CSP Licensing 101

Cloud Solution Program is a new way to purchase Microsoft cloud solutions from various types of partners within the industry.  In this article, we will review what is CSP, why CSP, and who can benefit from it.

In short, the Cloud Solution Program is a way to sell your own offerings and services along with Microsoft cloud (Office 365 as an example) to your direct customers.  Let’s say you own an IT services company who provides migration assistance for customers who purchased Office 365.  With CSP, you have the ability to sell Office 365 bundled with your own services as one simplified package to your end users.  Now you may be asking, Why would I do that?   There are various reasons for everything, but the primary reason is for partners to control the end-end purchasing, support, billing, and procurement of Microsoft cloud services.  Depending on which tier you qualify for, you can provide your customers with one simplified invoice.

There are two types of resellers for CSP.  Tier 1 and Tier 2.  For a full overview check out Microsoft Partner Video but below is a general summary.

Tier 1 – Direct relationship with Microsoft.  The reseller purchases from Microsoft who in return sells it to the end user.  Services is included in this package.

Tier 2 – Indirect relationship with Microsoft.  The partner can obtain CSP through their distributor, package it, sell it, and provision it.  They (the partner) controls the billing, support, and provisioning of the service.  This fits in well with the hoster provider community.

This is a good move if you are a Microsoft investor.  Microsoft (as the video illustrates)  allows partners to increase margins.  I agree, but I also think the real reason is it ensures the solution will be deployed.

I remember (and I am dating myself here) the Business Productivity Online Suite.  Microsoft account managers were highly incentivize to sell BPOS.  Some would throw it on a customer’s price sheet at zero cost so the customer would have no idea they were even “purchasing” it.  They were not compensated for the actual deployment.  When Microsoft ran the numbers, they sold thousands of seats of BPOS, but when they ran the real numbers, a very small percentage actually deployed it.  Cloud was a relatively new concept, and (as some are today) were concerned about security, migrations, etc.  The time to actually deploy was astronomical.  A customer in essence, could of “purchased” BPOS for free, never know they even had it on their price list, and actually purchase and deploy a competitors cloud offering.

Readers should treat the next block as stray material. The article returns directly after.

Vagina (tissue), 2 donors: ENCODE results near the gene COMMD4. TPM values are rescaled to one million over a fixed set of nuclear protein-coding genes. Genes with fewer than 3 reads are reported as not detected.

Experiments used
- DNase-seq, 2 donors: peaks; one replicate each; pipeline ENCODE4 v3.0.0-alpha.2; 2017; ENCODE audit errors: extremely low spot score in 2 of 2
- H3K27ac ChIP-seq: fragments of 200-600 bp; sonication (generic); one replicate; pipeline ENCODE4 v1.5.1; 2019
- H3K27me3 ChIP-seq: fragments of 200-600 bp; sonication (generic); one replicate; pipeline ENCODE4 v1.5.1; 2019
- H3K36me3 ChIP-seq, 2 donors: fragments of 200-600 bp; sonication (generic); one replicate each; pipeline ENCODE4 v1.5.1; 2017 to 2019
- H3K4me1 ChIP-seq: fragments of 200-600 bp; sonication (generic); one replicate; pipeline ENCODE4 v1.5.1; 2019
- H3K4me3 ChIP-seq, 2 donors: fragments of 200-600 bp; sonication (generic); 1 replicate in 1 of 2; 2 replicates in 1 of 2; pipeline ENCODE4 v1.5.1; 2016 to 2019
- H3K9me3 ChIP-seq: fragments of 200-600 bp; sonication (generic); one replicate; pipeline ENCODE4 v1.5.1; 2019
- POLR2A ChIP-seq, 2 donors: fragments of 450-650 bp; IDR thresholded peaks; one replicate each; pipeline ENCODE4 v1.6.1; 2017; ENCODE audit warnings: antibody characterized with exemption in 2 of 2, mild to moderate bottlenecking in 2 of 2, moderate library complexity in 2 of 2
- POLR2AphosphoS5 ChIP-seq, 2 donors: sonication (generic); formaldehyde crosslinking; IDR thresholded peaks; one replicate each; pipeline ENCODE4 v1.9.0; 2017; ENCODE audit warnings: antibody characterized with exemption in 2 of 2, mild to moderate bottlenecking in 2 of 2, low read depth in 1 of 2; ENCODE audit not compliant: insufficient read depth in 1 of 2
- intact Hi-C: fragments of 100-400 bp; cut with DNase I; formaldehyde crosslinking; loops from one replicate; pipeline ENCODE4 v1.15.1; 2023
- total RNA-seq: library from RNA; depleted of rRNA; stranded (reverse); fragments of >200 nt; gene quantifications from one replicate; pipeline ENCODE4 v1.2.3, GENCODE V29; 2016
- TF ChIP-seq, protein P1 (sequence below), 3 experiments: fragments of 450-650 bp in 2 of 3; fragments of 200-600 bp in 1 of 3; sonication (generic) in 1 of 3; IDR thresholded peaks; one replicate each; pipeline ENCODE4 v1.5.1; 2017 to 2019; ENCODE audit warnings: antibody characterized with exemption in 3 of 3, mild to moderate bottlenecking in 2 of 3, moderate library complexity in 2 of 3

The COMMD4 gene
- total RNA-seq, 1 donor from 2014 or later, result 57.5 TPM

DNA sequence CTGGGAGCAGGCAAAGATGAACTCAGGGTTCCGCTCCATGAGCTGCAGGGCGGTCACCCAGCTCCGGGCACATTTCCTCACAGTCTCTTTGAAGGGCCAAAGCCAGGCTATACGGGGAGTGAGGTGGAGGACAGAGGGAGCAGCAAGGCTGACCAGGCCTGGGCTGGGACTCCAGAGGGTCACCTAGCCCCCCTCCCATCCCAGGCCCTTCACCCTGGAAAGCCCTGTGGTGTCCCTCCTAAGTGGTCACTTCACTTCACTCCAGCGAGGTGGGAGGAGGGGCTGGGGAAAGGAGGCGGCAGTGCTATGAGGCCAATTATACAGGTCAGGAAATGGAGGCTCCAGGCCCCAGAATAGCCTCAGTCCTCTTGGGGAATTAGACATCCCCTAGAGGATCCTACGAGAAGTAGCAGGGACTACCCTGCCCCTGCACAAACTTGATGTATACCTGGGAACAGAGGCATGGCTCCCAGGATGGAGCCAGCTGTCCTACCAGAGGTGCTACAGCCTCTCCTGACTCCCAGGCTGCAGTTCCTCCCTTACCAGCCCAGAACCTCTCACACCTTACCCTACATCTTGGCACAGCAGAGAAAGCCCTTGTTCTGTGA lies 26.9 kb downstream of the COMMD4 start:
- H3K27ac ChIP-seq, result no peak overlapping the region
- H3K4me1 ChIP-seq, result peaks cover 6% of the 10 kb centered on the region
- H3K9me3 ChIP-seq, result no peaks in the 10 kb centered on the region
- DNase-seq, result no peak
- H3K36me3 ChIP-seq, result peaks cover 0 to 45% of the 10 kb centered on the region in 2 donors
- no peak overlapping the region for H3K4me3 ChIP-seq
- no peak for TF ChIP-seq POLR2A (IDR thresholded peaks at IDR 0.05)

Moving to this CPS model streamlines the process.  If you are a CSP reseller, you have to add services to your offering.  Without services, the customer could just purchase Office 365 through various licensing programs or even Microsoft directly.  Adding services as part of the requirement ensures Microsoft the products they are selling will be deployed.  Once deployed, it’s difficult to turn back.  In other words, once a Microsoft cloud customer, always a Microsoft cloud customer.  You could say the same with any other cloud provider.

If you have your own IT services company or hoster and become two tier authorized, you have the ability to really own the end customer through this program.  In the past, a company could receive Office 365 from a reseller, but use another company to provide the migration and implementation, and perhaps another company to consult on the licensing.  Under CSP, you can get all of that from one provider.

I like CSP, I think it makes sense in a lot of different scenarios.  If I was a hoster, I would embrace it, but I would also offer my own hosted services as a competitive offering.  If your customer demands Office 365, you  can do it.  If the customer wants your own version of Office 365, you can do that too.

For more information, I encourage you to check out the CSP portal found on the Microsoft Partner site as well as the CSP FAQ

Thanks for reading,



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